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6:17 AM
@CowperKettle we have a number of Russian-fluent statisticians on site; one might see the above conversation
 
6:27 AM
@Glen_b Nice! I switched to another translation now, but I'll try to find some basic book on clinical statistics or soume Coursera course, and learn the basic ropes.
 
 
5 hours later…
11:01 AM
Can you tell why I cannot say that a parameter gets within n% confidence interval with probability n%? You say that interval either contains the interval (100%) or it does not (and corresponding confidence is 0%). This answer, IMO, defeats the very meaning of probability. Tossing a coin, I either get a heads or tails but not their probability.
Particularly, you seem not to apply the same logic to the credible interval.
 
11:43 AM
The mathematical apparatus of Probability Theory is applied quite differently in frequentist & in Bayesian approaches to inference: in particular epistemic uncertainty about the true value of a parameter is not represented by a probability distribution in the frequentist approach.
 
@LittleAlien, consider it from a different perspective. You toss a coin. It lays on the table in front of you. You can see that it is heads. Why do you want to say that there is a 95% chance that it's heads? That preserves "the very meaning of probability" for you, but I don't see any value in it.
 
12:07 PM
@Scortchi Yet, you prefer to explain the flaw of "there is 90% prob that value of interest in that CI" by simply saying that either value in the CI or it is not. You say it here and in the reference PDF. I wonder why do you switch to epystimology to support this argument. You either have heads or tails. There is no probability. Why do you need the probability?
Epistimologically, Bayesian credibility may be much stronger grounded but shy should it not let me to apply the same argument, "your value of interest is either within the credible interval or outside" to say that you cannot speak of probability of your interval capturing the true parameter value.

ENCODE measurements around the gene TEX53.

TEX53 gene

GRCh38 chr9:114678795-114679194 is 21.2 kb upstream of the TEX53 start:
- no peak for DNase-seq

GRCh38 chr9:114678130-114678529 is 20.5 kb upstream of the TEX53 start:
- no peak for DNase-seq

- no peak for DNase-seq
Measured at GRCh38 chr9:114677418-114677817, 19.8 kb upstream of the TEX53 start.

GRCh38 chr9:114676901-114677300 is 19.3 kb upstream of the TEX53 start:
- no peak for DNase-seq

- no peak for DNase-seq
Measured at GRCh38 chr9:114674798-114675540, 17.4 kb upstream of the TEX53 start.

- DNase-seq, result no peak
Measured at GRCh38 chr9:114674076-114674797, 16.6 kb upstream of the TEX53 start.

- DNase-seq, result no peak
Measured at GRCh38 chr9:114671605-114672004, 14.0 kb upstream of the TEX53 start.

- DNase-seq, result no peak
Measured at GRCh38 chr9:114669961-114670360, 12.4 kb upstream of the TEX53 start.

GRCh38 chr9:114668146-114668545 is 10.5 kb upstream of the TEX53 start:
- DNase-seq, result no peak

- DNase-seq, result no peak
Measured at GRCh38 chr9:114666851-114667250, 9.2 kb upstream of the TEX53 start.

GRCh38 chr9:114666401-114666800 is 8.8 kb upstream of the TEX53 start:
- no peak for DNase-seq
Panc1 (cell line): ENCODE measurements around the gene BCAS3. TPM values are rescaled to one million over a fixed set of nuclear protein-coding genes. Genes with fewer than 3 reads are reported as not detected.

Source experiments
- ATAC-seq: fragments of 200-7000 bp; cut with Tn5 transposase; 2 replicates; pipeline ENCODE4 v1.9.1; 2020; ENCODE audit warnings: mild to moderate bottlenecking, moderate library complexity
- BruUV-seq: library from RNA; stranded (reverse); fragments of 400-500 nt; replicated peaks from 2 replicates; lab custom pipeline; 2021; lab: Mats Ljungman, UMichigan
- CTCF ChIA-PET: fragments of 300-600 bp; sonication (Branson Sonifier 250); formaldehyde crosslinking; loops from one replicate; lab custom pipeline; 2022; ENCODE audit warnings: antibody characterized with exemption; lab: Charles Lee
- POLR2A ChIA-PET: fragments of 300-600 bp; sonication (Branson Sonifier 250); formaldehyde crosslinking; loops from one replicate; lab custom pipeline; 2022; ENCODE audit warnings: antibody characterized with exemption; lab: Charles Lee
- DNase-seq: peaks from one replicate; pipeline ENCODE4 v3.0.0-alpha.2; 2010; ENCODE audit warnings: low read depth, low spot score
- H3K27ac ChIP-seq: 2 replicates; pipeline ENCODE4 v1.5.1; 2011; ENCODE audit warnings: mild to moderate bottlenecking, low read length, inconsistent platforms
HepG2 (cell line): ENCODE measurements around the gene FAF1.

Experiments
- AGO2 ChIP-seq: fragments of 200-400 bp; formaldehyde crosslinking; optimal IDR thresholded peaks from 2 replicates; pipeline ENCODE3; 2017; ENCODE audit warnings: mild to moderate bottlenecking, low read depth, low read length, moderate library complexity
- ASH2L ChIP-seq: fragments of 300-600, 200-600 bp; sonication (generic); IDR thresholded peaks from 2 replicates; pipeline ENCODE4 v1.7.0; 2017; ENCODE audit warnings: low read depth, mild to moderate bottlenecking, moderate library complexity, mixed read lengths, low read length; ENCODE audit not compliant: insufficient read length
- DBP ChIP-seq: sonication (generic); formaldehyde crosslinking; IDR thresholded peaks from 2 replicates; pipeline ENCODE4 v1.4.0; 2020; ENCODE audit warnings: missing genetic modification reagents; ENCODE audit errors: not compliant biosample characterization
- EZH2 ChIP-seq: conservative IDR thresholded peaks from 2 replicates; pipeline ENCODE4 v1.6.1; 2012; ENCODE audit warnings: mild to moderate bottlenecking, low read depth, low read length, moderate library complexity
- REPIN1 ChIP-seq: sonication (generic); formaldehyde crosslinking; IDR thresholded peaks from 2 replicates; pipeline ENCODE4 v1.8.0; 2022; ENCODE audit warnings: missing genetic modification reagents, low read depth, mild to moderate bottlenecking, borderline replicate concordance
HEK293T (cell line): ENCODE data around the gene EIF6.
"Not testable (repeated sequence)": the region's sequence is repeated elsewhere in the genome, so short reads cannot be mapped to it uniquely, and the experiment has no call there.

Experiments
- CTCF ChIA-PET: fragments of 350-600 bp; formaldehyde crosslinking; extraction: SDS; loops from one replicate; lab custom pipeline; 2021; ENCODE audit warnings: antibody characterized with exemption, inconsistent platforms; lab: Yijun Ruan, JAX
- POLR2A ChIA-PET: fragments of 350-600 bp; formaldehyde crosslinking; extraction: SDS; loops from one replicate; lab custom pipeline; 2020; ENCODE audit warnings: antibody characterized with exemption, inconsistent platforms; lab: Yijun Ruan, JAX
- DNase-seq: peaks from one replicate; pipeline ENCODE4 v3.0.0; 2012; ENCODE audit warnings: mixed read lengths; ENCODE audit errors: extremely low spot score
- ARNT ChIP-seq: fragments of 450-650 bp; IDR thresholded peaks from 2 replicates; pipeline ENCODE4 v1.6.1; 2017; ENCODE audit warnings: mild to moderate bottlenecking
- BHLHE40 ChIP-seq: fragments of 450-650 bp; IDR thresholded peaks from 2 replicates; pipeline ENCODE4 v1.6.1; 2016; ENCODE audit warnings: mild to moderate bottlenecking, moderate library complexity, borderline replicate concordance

I do not speak about all the epistemology, I just want to you explain why this particular argument can be applied to the confidence intevals, to demonstrate them nonsense, but cannot be applied to the credible interval. It is about double standards and justice, not about other enything else, not about other aspects of epystemology which can really perish the confidence procedures displaying the credible intervals the only meaningful ones.
 
 
1 hour later…
1:22 PM
@LittleAlien: Saying that either the true value of the parameter falls in a given interval or it doesn't isn't an argument - as you point out it applies regardless of whether that interval's labeled with "credible" or "confidence". Rather it's all you can say unless you define what you mean by a probability distribution over parameter values; until you've done that you can't make sense of statements like "there's a 90% probability that the true value of the parameter falls in this interval".
4
 
 
2 hours later…
3:08 PM
@Scortchi 1. All you can say that you will have either heads or tails. So, the notion of probability is meaningless. 2. I think that credible/confidential intervals are pretty specific what they mean but this does not stop you to say that you either have value in the CI or not and deny the meaning of CI on this ground, overlooking application of the same logic to the credible interval.
 
3:33 PM
@gung Thanks for your replies about d-prime. I did not want to abuse the comments any longer, but here is what confuses me. When wikipedia says that "For normally distributed signal and noise with mean and standard deviations ..., d prime is defined as ..." - is it then simply wrong?
Because d prime is defined via hit and false alarm rates and hence even for normal signal and noise d prime can be very different for different detectors
However, I guess under some assumptions about the detector, this formula is correct, and this assumption I guess can be formulated as some optimality condition. That's the only way I see to rescue that wikipedia formula.
But you are right that there can be many different optimality conditions, and clearly not all of them will imply this formula.
Does it make sense?
 
4:05 PM
@amoeba, I certainly wouldn't phrase it the way it is on Wikipedia. I notice that the "definition formula" references a scientific paper in the Journal of Neuroscience, rather than a methodological paper or a textbook. I'm not that Wikipedia savvy, I tried to scroll through previous iterations of the page to figure out how it came to its current form, but I don't see much.
 
@gung Funny thing is that I found that answer of yours because I am reading a neuroscience paper that used d prime without defining it or giving any references. From how they are presenting it, it seems to me that they are using this "wikipedia definition".
The paper I am reading is from 2016 and from one of the top journals in the field
"Wikipedia definition" is basically Cohen's d for equal sample sizes.